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Eating Healthy 4 Kids


									Eating for Health: A Family Affair

       Ed Bauman, M.Ed., Ph.D.
                Bauman College:
       Holistic Nutrition and Culinary Arts

              (c) 2006 Ed Bauman, Ph.D.
    Create a Culture of Health
Begins with threats and opportunities
Meet and teach the parents
They share it gently with the children
Find kindred friends with kids
Bring health to the schools
Monitor media
Enlist business participation
             (c) 2006 Ed Bauman, Ph.D.
Kids Reflect Culture

     (c) 2006 Ed Bauman, Ph.D.
 Who Controls Your Family
Eating Habits and Choices?
                          Mom or media?
                          Mom or peers?
                          Mom or restaurant?
                          It’s the MOM, unless
                          the DAD is on
                          Take charge, MOM

        (c) 2006 Ed Bauman, Ph.D.

              Eating For Health
Whole Foods
   unrefined
Organic Foods
   pesticide free
   variety
   Produce in season

                     (c) 2006 Ed Bauman, Ph.D.
Why Organic?
                    Chemical free
                    Nutrient rich
                    Not adulterated
                    Ecologically sound
                    Tastes better
                    Makes better
  (c) 2006 Ed Bauman, Ph.D.
          Diet Direction
           % Calories from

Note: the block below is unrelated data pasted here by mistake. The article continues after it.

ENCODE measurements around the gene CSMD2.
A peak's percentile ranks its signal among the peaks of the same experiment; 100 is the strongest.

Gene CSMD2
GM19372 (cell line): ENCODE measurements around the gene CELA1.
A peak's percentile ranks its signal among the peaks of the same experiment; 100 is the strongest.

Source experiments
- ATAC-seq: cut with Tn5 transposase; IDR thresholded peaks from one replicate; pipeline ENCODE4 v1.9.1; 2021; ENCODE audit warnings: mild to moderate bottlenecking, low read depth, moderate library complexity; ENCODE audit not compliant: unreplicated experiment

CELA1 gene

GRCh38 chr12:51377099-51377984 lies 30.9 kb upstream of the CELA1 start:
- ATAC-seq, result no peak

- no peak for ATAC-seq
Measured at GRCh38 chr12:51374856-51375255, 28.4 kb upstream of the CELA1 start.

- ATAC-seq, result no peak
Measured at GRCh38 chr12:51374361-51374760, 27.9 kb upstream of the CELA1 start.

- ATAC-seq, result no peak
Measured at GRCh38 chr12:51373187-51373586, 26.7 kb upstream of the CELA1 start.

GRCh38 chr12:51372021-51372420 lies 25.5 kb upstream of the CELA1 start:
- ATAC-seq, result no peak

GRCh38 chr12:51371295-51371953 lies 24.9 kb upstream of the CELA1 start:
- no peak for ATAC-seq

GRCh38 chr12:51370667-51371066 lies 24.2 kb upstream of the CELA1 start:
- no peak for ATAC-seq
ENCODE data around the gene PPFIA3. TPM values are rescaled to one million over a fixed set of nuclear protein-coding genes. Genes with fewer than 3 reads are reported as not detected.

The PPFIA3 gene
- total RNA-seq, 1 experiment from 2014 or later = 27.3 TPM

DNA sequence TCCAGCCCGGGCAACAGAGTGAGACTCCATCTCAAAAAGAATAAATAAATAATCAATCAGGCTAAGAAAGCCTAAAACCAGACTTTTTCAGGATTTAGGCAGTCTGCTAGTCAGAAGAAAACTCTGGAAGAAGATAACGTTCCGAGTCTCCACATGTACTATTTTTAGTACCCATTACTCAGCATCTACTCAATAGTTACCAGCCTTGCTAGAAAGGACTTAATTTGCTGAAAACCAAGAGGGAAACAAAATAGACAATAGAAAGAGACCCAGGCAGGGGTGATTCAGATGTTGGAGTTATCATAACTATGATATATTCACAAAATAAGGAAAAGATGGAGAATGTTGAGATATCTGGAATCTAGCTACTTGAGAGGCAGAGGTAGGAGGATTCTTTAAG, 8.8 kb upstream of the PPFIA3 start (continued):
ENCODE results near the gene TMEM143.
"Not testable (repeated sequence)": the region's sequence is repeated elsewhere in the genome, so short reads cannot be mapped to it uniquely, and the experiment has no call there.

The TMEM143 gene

   >protein + fats -- carbs
   protein + fats = carbs
   <protein + fats -- carbs
US malnutrition
   > macro calories <micro and phytonutrients
                  (c) 2006 Ed Bauman, Ph.D.
(c) 2006 Ed Bauman, Ph.D.
       Seasonal Eating
Winter: Building Diet
   warming, more protein and fats
Spring: Balancing Diet
   moderate, more whole grains, roots
Summer: Cleansing Diet
   cooling, more fruits and salads
Fall: Balancing Diet
   moderate: more whole grains, roots
                (c) 2006 Ed Bauman, Ph.D.
Lemons Cleanse the

     (c) 2006 Ed Bauman, Ph.D.
         Spring Foods
Liver Supportive                Whole grains
Flax                            Millet
Sour fruit                      Quinoa
Dark Greens                     Wild Rice
Citrus                          Asparagus
Avocado                         Parsnips
Olives                          Shiitake mushrooms
Brassica family
              (c) 2006 Ed Bauman, Ph.D.
How Green Is your Diet
Chlorophyll builds &
cleanses blood
Tonifies nerves
Balances pH
Green Magic
Leafy Greens
Teas & Spices
               (c) 2006 Ed Bauman, Ph.D.
Just the Flax, Ma’am?
                             Complete food
       Eat flax              Stable when whole
       and nite              Combines easily
    for a smoothe
         move                Best fiber
                             Omega 3 fatty acid
                             Zn, Mg, Fe, Cr
                             Vitamin E
           (c) 2006 Ed Bauman, Ph.D.
Spring Juice Fast
                       Health vacation
                       Retreat setting
                       Hikes and soaks
                       Group support
                       Organic juices, teas,
                       Yoga, meditation
                       Big fun
     (c) 2006 Ed Bauman, Ph.D.
Spring (Vegetable)
                       Split peas
                       Garbanzo beans
                       Goat cheese
                       Yogurt, kefir